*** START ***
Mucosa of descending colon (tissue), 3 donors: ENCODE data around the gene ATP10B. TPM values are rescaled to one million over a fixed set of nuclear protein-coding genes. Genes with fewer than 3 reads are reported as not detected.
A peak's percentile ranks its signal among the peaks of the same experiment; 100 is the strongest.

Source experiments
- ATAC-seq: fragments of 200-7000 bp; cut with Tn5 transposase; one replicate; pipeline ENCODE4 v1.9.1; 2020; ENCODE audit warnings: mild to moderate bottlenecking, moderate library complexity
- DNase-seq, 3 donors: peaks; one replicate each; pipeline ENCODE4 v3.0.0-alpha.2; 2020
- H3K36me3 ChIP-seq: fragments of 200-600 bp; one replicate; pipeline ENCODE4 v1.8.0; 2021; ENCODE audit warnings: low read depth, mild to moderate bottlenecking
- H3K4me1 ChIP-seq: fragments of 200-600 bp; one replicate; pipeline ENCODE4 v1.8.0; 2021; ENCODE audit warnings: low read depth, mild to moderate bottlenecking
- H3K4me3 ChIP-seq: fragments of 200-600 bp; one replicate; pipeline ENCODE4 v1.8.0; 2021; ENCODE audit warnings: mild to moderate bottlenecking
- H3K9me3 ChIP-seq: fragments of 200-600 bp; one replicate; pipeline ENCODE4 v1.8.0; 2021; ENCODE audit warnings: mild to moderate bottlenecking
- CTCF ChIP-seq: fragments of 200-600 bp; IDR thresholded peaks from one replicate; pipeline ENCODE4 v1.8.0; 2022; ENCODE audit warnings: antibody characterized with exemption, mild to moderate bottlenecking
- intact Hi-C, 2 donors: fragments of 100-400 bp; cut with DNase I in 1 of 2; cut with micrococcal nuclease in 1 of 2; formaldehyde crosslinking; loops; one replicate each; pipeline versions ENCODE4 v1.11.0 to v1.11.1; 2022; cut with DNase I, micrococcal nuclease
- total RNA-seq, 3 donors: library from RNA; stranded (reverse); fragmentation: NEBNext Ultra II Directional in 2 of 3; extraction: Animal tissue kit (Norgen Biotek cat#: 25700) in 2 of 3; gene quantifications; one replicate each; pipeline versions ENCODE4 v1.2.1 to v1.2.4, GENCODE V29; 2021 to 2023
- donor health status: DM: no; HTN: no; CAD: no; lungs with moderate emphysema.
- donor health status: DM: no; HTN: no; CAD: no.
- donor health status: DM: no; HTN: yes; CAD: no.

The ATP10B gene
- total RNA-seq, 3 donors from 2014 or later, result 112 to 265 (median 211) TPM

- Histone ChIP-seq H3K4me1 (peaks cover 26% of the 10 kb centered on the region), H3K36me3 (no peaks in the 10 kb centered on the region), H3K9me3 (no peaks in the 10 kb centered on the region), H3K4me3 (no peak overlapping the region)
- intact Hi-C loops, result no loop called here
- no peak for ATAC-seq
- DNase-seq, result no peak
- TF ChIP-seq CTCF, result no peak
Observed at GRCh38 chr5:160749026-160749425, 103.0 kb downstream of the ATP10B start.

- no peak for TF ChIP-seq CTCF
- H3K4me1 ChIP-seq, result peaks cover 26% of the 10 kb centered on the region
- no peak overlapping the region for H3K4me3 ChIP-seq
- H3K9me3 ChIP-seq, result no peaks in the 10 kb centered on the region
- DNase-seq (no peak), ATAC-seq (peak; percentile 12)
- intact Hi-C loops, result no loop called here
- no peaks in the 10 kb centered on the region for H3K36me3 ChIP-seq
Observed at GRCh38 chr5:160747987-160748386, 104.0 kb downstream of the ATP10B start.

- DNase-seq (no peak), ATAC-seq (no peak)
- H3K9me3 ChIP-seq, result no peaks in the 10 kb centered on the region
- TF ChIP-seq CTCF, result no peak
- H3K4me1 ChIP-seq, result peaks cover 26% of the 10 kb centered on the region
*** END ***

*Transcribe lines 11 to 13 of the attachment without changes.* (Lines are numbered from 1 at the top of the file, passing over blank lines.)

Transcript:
- intact Hi-C, 2 donors: fragments of 100-400 bp; cut with DNase I in 1 of 2; cut with micrococcal nuclease in 1 of 2; formaldehyde crosslinking; loops; one replicate each; pipeline versions ENCODE4 v1.11.0 to v1.11.1; 2022; cut with DNase I, micrococcal nuclease
- total RNA-seq, 3 donors: library from RNA; stranded (reverse); fragmentation: NEBNext Ultra II Directional in 2 of 3; extraction: Animal tissue kit (Norgen Biotek cat#: 25700) in 2 of 3; gene quantifications; one replicate each; pipeline versions ENCODE4 v1.2.1 to v1.2.4, GENCODE V29; 2021 to 2023
- donor health status: DM: no; HTN: no; CAD: no; lungs with moderate emphysema.